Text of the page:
Wednesday, 16 June 2010

The Happiest Girl in the World (Radu Jude, 2009)

Tuesday 8th and I was off to see cea mai fericita fata din lume, hopefully she'd be smiling...

It's the story of a young Romanian girl who has entered a competition run by a juice company and won a lovely new silver car. Her parents drive her into the city where she must shoot a commercial, featuring the juice and car, to demonstrate just how happy she is.

Needless to say the title turned out to be somewhat sarcastic. Despite her good luck the young lady spends the entire film being distinctly miserable, most of the time she is moping around, smoking or arguing about her stroke of remarkable good fortune. The crux of the conflict is with her father who wants to sell the car immediately, realise a good profit, open a guest-house and then buy her a car in a couple of years with the thousands upon thousands of euros they'll make. She wants to keep the car, mainly so she can drive her buddies to the beach, and then maybe sell it in a couple of years despite the inevitable drop in value. Dear mama is stuck in the middle, reminding the girl that she didn't buy the juice that won the prize but equally trying not to alienate her daughter. Then behind this family drama is a behind the scenes look at the shooting of a rather cheesy advert that gradually descends into ridiculousness.

Fortunately it is on this makeshift film set that some comedy is bought. The director is increasingly frustrated by meddling juice executives, technical problems and a star who is pretty damn far from happy. She can't even drive the car she's just won so each time it must be pushed out of the shot as she grins inanely. The set is clearly a tense place, there's plenty of swearing and gritted teeth as the day wears on and the traffic roars around them. Most of the laughs come from saucy asides from the crew, a bored yet frank make-up lady and the general obsession with making The Happiest Girl in the World drink half a bottle of juice on every take and drinking it as fast as possible while looking as cheerful as possible.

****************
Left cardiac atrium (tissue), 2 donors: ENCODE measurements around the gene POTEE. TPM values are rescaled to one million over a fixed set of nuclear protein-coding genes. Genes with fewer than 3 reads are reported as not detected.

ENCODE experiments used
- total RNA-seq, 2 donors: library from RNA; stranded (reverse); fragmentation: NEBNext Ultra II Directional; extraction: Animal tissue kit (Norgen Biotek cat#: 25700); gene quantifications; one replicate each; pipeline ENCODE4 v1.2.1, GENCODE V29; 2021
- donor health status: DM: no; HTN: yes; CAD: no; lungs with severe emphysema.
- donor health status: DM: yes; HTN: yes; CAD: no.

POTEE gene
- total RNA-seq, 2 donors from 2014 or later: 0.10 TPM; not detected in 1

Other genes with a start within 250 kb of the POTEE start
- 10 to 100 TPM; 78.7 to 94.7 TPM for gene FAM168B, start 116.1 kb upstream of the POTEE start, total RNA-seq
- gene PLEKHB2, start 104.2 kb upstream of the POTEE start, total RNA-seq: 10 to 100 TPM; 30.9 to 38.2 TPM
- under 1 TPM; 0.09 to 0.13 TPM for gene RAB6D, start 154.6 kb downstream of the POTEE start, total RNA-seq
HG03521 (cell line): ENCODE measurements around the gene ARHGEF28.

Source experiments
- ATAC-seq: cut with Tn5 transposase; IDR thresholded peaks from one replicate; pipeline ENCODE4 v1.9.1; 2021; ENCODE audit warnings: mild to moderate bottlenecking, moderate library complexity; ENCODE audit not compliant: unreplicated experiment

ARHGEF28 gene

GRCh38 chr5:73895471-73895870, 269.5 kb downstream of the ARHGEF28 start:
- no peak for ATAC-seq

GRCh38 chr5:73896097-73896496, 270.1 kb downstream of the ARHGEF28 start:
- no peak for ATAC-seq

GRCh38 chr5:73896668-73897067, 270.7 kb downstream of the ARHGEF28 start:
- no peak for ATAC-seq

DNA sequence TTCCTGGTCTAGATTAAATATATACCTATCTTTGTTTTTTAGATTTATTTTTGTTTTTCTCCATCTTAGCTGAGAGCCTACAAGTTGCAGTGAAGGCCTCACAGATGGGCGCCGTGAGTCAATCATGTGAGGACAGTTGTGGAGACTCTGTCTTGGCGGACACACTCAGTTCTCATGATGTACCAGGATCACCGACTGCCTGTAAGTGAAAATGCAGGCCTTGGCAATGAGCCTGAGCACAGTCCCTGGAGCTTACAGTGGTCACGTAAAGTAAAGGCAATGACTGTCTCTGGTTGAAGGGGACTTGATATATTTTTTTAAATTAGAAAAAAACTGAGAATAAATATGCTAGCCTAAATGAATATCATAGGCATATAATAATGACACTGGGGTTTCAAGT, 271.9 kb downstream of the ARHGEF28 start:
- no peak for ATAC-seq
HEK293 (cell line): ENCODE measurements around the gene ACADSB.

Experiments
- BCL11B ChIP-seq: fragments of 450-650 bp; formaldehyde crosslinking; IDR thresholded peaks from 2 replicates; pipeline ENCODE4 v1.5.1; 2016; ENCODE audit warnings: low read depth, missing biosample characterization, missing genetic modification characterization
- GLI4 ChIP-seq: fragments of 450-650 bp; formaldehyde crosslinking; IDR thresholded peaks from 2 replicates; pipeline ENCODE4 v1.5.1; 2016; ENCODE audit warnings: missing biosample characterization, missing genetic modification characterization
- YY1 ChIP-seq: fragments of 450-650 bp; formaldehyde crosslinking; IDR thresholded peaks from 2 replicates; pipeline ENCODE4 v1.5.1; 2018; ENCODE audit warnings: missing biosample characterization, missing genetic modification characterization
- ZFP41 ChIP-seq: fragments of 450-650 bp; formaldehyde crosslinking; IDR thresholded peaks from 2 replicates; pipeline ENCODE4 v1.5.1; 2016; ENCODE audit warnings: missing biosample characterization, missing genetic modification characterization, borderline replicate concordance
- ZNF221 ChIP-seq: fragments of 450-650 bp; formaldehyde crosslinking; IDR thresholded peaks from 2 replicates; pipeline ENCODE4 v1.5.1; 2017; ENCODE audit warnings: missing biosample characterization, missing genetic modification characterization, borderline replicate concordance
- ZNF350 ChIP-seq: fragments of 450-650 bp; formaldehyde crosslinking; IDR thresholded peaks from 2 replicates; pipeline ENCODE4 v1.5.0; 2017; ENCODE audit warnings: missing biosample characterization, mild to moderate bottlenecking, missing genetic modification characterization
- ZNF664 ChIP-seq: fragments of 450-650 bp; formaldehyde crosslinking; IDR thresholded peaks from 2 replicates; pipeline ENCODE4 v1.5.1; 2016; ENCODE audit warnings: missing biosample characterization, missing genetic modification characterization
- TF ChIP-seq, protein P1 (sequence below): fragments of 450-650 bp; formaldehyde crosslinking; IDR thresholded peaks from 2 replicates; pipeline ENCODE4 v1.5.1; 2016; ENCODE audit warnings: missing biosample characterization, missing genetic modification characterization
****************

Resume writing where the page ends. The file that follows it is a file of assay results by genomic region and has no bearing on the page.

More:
It's a fairly slow narrative build up, the start features plenty of long shots and silences with meaningful looks full of teenage angst and anger. Needless to say it quickly becomes very clear just how ironic the title is. The whole thing meandered along reasonably enough with occasional revelations about the past that kept the drama fairly tense while the shooting of the commercial releases some of that tension as problems got stupider and tempers frayed. Ultimately I was left asking whether they could have gone further, perhaps made the disagreements more explosive or the comedy more farcical. Maybe exploiting the situation to go to one or other extreme wouldn't fit with the urban Eastern European realism but alas, the abrupt ending left this particular spectator hungrier for an even unhappier girl.

Fortunately my plan for Wednesday 9th featured a trip to Kicks which looked like it was gonna feature some pretty depressing British girls. And football. Bloody exciting.
Large Association of Movie Blogs

No comments:

Post a Comment

Copyright 2008-2015. All posts & reviews are property of Columb and should not be reproduced in whole, or in part, without express permission from the author.